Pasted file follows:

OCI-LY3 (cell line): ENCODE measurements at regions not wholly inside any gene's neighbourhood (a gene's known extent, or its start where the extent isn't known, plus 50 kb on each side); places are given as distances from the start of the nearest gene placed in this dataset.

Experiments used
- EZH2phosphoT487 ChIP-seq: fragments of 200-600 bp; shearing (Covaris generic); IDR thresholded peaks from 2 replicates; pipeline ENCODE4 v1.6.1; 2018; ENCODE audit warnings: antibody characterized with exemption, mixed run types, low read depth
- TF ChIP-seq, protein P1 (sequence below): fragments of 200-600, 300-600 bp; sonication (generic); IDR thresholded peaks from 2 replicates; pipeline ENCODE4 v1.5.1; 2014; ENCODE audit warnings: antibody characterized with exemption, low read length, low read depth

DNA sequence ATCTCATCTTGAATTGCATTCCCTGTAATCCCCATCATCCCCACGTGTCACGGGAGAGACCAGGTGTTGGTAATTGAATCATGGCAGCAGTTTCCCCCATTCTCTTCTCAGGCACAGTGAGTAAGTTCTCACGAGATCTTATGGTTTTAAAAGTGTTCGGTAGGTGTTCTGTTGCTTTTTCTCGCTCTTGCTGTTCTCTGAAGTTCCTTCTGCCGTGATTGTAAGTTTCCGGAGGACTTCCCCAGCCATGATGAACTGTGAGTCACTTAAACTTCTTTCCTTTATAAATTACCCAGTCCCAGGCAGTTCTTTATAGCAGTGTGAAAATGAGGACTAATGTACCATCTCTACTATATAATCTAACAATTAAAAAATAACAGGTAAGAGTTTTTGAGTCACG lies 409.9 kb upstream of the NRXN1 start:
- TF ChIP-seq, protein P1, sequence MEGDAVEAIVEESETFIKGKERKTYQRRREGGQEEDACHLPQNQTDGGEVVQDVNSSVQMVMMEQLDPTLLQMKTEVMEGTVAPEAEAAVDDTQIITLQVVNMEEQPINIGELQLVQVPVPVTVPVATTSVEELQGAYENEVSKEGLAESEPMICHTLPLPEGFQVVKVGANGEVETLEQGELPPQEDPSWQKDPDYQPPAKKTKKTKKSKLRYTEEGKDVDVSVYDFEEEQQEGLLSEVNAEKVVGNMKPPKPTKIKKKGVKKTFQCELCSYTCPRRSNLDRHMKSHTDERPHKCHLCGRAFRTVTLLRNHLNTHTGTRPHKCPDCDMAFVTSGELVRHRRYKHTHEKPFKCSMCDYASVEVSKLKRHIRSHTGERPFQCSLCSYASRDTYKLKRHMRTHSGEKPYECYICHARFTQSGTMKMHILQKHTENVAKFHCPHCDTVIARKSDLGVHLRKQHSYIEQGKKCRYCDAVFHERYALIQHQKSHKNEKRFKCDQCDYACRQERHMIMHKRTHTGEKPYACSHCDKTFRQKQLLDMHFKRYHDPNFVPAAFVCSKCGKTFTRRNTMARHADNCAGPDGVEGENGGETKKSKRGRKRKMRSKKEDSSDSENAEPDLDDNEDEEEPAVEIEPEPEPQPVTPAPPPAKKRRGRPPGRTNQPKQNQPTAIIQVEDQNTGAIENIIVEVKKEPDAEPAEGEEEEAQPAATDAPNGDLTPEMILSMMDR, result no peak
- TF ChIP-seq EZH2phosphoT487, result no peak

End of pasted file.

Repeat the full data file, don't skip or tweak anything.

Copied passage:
OCI-LY3 (cell line): ENCODE measurements at regions not wholly inside any gene's neighbourhood (a gene's known extent, or its start where the extent isn't known, plus 50 kb on each side); places are given as distances from the start of the nearest gene placed in this dataset.

Experiments used
- EZH2phosphoT487 ChIP-seq: fragments of 200-600 bp; shearing (Covaris generic); IDR thresholded peaks from 2 replicates; pipeline ENCODE4 v1.6.1; 2018; ENCODE audit warnings: antibody characterized with exemption, mixed run types, low read depth
- TF ChIP-seq, protein P1 (sequence below): fragments of 200-600, 300-600 bp; sonication (generic); IDR thresholded peaks from 2 replicates; pipeline ENCODE4 v1.5.1; 2014; ENCODE audit warnings: antibody characterized with exemption, low read length, low read depth

DNA sequence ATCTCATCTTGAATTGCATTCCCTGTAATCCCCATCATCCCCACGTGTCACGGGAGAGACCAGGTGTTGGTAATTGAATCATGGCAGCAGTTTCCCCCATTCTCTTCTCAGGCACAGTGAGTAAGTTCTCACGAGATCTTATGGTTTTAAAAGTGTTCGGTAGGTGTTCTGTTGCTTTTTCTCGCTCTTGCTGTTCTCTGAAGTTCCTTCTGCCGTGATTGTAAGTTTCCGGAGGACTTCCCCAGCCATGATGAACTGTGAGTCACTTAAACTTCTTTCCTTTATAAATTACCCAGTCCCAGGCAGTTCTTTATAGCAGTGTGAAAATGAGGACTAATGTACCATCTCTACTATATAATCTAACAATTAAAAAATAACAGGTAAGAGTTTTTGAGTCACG lies 409.9 kb upstream of the NRXN1 start:
- TF ChIP-seq, protein P1, sequence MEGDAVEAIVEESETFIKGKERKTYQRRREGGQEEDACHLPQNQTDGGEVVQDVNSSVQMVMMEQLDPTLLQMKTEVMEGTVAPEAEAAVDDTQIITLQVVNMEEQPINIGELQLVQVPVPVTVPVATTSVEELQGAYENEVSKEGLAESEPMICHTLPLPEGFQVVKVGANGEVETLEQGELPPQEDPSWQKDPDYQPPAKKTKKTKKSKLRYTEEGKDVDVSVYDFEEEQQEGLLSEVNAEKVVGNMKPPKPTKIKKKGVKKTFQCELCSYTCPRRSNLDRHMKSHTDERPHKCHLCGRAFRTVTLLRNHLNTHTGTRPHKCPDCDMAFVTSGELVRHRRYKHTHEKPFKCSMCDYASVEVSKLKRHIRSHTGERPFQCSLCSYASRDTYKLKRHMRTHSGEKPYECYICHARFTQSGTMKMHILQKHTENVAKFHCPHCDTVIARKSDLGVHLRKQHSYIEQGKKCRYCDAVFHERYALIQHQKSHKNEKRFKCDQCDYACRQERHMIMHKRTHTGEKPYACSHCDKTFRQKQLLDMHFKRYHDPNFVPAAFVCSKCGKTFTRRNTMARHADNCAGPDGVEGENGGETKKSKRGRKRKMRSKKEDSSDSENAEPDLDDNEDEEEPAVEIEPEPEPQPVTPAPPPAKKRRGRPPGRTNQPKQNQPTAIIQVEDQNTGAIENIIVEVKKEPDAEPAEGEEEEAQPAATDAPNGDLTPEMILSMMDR, result no peak
- TF ChIP-seq EZH2phosphoT487, result no peak